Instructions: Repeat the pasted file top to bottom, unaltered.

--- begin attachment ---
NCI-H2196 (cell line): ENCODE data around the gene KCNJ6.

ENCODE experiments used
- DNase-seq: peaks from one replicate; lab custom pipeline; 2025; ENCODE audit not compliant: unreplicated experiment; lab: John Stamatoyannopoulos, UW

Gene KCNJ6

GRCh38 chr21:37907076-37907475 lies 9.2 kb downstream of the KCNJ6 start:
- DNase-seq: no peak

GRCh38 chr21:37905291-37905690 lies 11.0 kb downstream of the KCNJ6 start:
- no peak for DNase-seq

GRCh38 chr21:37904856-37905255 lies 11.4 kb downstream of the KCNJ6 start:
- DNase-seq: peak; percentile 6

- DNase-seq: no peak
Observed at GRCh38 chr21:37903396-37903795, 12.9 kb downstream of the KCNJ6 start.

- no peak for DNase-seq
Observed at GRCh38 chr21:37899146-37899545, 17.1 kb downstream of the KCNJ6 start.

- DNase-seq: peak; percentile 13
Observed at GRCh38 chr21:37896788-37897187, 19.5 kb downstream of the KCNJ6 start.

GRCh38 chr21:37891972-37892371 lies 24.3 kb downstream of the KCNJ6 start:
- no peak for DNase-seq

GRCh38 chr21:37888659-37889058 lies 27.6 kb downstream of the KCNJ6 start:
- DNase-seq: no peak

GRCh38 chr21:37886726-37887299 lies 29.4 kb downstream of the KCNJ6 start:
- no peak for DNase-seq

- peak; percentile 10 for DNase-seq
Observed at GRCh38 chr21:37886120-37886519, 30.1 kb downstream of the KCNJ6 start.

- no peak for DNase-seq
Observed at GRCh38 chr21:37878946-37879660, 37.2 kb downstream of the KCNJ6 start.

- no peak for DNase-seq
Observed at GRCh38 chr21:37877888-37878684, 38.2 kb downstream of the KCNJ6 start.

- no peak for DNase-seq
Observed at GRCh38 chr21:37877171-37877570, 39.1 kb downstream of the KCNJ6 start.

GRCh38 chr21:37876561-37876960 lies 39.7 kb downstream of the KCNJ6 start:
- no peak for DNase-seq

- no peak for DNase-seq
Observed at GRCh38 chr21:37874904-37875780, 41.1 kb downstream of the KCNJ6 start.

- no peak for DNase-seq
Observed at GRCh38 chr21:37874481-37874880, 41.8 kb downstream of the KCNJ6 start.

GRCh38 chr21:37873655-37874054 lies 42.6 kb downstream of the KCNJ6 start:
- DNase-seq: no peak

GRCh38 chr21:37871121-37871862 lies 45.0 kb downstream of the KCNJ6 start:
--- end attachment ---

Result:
NCI-H2196 (cell line): ENCODE data around the gene KCNJ6.

ENCODE experiments used
- DNase-seq: peaks from one replicate; lab custom pipeline; 2025; ENCODE audit not compliant: unreplicated experiment; lab: John Stamatoyannopoulos, UW

Gene KCNJ6

GRCh38 chr21:37907076-37907475 lies 9.2 kb downstream of the KCNJ6 start:
- DNase-seq: no peak

GRCh38 chr21:37905291-37905690 lies 11.0 kb downstream of the KCNJ6 start:
- no peak for DNase-seq

GRCh38 chr21:37904856-37905255 lies 11.4 kb downstream of the KCNJ6 start:
- DNase-seq: peak; percentile 6

- DNase-seq: no peak
Observed at GRCh38 chr21:37903396-37903795, 12.9 kb downstream of the KCNJ6 start.

- no peak for DNase-seq
Observed at GRCh38 chr21:37899146-37899545, 17.1 kb downstream of the KCNJ6 start.

- DNase-seq: peak; percentile 13
Observed at GRCh38 chr21:37896788-37897187, 19.5 kb downstream of the KCNJ6 start.

GRCh38 chr21:37891972-37892371 lies 24.3 kb downstream of the KCNJ6 start:
- no peak for DNase-seq

GRCh38 chr21:37888659-37889058 lies 27.6 kb downstream of the KCNJ6 start:
- DNase-seq: no peak

GRCh38 chr21:37886726-37887299 lies 29.4 kb downstream of the KCNJ6 start:
- no peak for DNase-seq

- peak; percentile 10 for DNase-seq
Observed at GRCh38 chr21:37886120-37886519, 30.1 kb downstream of the KCNJ6 start.

- no peak for DNase-seq
Observed at GRCh38 chr21:37878946-37879660, 37.2 kb downstream of the KCNJ6 start.

- no peak for DNase-seq
Observed at GRCh38 chr21:37877888-37878684, 38.2 kb downstream of the KCNJ6 start.

- no peak for DNase-seq
Observed at GRCh38 chr21:37877171-37877570, 39.1 kb downstream of the KCNJ6 start.

GRCh38 chr21:37876561-37876960 lies 39.7 kb downstream of the KCNJ6 start:
- no peak for DNase-seq

- no peak for DNase-seq
Observed at GRCh38 chr21:37874904-37875780, 41.1 kb downstream of the KCNJ6 start.

- no peak for DNase-seq
Observed at GRCh38 chr21:37874481-37874880, 41.8 kb downstream of the KCNJ6 start.

GRCh38 chr21:37873655-37874054 lies 42.6 kb downstream of the KCNJ6 start:
- DNase-seq: no peak

GRCh38 chr21:37871121-37871862 lies 45.0 kb downstream of the KCNJ6 start: